There’s a theory that in an effective campaign you appeal to popularly-held sentiments to “ride the wave,” QS did this faultlessly in aligning itself against an unpopular status quo: people wanted change, QS promised change. Consequently, despite an experienced team and a fundamentally sound economy, the PLQ suffered for campaigning on their good record. Under Couillard’s watch, Quebec has run back-to-back surplus budgets, valiantly reversed its apocalyptic debt-to-GDP ratio trend, and added four out of ten of the new jobs to the Canadian economy in 2017. But none of that mattered ultimately, not when voters wanted change. Set back by the desire for change and sloppy campaign mistakes (like saying a family of 4 can live off $75 a week in groceries), support for the Liberals fell fast, especially off the island of Montreal, in regions less culturally and linguistically diverse.

Liberal strongholds like D’Arcy McGee, Westmount-Saint-Louis and Saint-Laurent, predominantly non-francophone ridings, were beset by some of the province’s worst turn-out rates. Ridings with the highest voter turnout this election, likewise, like Louis-Hébert (over 80%), Montarville and Verchères, all ridings currently held by the CAQ, had among the highest concentration of francophones. So while anglophones were staying home, their francophone counterparts were not.

Even though Legault has promised electoral reform (something that would give anglophones, better representation) and promised “my government is your government,” it seems more anglos opted to stay home than vote for a former PQ cabinet minister and his team. Sometimes clutching your nose shut just isn’t enough. Anglophone and immigrant communities left disengaged and disillusioned by the campaign as a whole chose to stay home on election day. While their ridings were still handily won by the PLQ, only 46.6% of voters turned out in D’Arcy McGee, 48.5% in Westmount-Saint-Louis and just a bit over half in Saint Laurent. Voters expressed having been taken for granted, wanting change but not feeling represented by any other parties: a challenge the PLQ will have to face while in opposition for the next 4 years.

Another Chink in the Liberal Armour? Hah!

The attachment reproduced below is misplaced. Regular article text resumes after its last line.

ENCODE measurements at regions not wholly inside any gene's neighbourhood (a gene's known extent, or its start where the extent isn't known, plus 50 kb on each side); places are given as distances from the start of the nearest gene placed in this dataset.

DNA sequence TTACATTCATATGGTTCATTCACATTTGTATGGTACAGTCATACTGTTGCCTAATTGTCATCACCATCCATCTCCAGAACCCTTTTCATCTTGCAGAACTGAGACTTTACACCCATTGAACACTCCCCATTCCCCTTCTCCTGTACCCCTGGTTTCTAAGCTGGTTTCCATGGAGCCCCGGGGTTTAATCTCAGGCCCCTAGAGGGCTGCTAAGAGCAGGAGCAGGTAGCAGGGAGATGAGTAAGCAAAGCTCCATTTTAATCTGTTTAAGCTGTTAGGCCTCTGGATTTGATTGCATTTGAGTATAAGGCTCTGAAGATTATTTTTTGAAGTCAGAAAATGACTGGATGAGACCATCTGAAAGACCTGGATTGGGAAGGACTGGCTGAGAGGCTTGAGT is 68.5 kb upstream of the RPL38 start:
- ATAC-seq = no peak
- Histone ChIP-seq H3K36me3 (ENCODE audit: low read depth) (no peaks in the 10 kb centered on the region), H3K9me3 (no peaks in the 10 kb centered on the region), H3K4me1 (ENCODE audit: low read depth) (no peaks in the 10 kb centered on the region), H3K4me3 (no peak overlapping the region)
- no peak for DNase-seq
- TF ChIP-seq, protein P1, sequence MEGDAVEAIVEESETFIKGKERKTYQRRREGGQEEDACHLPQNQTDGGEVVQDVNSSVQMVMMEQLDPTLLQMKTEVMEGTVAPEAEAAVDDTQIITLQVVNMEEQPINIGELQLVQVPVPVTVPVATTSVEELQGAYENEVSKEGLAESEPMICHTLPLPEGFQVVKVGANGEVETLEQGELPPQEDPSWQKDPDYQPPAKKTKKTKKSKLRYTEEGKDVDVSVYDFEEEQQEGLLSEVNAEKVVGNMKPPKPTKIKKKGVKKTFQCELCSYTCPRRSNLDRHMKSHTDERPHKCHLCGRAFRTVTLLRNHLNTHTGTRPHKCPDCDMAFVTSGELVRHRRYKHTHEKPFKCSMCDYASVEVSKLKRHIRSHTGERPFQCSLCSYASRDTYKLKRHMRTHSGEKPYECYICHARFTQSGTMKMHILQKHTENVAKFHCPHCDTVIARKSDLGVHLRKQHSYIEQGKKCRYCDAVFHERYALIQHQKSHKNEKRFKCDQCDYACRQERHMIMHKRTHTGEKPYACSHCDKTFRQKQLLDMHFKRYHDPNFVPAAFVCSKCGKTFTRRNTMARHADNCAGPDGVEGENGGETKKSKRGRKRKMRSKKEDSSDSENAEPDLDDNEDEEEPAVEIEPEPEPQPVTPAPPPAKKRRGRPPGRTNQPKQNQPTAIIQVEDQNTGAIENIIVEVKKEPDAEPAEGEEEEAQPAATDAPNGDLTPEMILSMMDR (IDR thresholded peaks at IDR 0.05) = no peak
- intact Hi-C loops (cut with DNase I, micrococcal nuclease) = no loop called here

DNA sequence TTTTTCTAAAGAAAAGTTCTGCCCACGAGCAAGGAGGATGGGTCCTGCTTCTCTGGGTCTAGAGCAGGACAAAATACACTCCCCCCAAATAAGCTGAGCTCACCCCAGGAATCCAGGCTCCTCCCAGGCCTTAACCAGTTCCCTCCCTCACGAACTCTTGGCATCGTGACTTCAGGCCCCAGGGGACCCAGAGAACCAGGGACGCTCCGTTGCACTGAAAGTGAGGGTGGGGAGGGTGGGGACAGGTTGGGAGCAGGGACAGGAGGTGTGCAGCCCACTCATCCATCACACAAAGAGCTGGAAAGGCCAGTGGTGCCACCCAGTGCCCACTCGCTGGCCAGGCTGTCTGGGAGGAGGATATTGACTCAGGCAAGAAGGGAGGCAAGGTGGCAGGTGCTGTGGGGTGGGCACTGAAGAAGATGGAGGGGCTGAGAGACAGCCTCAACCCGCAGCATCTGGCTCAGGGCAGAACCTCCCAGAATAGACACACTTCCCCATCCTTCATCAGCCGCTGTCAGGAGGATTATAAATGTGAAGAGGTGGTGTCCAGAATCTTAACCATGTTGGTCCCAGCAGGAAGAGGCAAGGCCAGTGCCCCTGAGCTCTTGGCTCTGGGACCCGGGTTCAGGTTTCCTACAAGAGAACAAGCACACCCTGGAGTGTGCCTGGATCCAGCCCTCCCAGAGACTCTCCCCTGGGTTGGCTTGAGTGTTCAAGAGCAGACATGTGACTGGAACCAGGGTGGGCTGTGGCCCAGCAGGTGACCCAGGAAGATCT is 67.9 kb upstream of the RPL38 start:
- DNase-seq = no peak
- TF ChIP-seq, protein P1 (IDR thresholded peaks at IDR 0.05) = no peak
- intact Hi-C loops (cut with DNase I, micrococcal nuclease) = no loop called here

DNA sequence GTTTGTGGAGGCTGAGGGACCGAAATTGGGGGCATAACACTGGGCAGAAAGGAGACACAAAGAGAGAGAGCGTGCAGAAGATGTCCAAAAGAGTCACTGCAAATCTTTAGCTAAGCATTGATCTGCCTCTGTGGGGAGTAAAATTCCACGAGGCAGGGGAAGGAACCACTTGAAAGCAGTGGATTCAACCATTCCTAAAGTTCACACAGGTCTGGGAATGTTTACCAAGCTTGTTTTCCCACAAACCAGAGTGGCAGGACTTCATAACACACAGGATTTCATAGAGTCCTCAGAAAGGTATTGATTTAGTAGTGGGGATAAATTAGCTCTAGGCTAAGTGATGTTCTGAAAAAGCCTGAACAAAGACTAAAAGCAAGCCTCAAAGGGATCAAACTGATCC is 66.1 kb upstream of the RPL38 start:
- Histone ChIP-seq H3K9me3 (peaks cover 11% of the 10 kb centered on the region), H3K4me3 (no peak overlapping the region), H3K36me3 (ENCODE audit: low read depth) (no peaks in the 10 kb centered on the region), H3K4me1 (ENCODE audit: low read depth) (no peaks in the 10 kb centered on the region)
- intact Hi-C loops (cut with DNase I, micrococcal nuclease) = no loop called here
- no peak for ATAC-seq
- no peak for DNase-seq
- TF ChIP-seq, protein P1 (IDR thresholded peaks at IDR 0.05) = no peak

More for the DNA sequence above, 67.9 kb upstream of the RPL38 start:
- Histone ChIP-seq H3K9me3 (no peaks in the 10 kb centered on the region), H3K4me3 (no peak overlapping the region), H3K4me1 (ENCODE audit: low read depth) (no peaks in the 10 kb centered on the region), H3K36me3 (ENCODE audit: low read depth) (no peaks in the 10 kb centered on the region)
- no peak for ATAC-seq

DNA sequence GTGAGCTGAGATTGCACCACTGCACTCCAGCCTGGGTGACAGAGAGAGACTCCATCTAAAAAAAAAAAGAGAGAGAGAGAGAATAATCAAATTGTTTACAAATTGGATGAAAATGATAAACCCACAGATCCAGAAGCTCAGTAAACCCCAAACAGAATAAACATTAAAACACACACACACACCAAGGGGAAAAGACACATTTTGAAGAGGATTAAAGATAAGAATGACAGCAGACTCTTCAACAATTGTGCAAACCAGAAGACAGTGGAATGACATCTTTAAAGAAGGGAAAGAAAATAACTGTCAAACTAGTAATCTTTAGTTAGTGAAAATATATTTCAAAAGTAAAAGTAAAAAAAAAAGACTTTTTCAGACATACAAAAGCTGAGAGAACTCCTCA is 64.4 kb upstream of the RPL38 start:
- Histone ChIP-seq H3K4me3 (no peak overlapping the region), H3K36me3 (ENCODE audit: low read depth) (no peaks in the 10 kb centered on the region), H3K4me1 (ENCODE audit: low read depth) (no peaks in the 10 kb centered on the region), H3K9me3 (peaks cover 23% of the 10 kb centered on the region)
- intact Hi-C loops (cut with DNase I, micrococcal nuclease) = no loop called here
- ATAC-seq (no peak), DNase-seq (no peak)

As 2019 approaches, the Liberal fortress of provincial governments is beginning to crumble giving license to every hack pundit in the country to write Trudeau’s Liberals off correspondingly. First Ontario, now New Brunswick and Quebec – and soon Ottawa or so goes the logic. And yet, Quebec’s provincial elections have rarely had any correlation with their federal counterparts. We’re talking about Quebec here, people! Quebec once gave almost all of its seats to Pierre Elliott Trudeau in back to back elections, while giving René Lévesque, a majority government provincially and holding a sovereignty referendum simultaneously. Quebec is a province that votes against a party rather than for a party and this time, Quebecers were saying “non.” No to Liberal Party that reigned too long, no to the Parti Quebecois that continues to live in the past.

Believing that this election represents a right-wing, conservative upheaval is simply not the whole picture. This election lacked luster, it was plagued with horrible voter turnout and cynicism, especially among minorities. Reducing the rate of immigration, a promise of the CAQ, was not the main motivation behind their support. People were tired of the Liberals, they did not want to hear about how everything is so great, especially when they don’t feel that way. It’s unfortunate their government just wasn’t listening. A new generation is expecting more and they are willing to gamble on new parties to see what else is out there, a new challenge for traditional parties indeed.


Chelsea Craig is an advocate for youth engagement in politics. She recently graduated from Concordia University with a Bachelor’s degree in Political Science and is particularly passionate about Canadian and Quebec relations.

Twitter: @chelseacraig_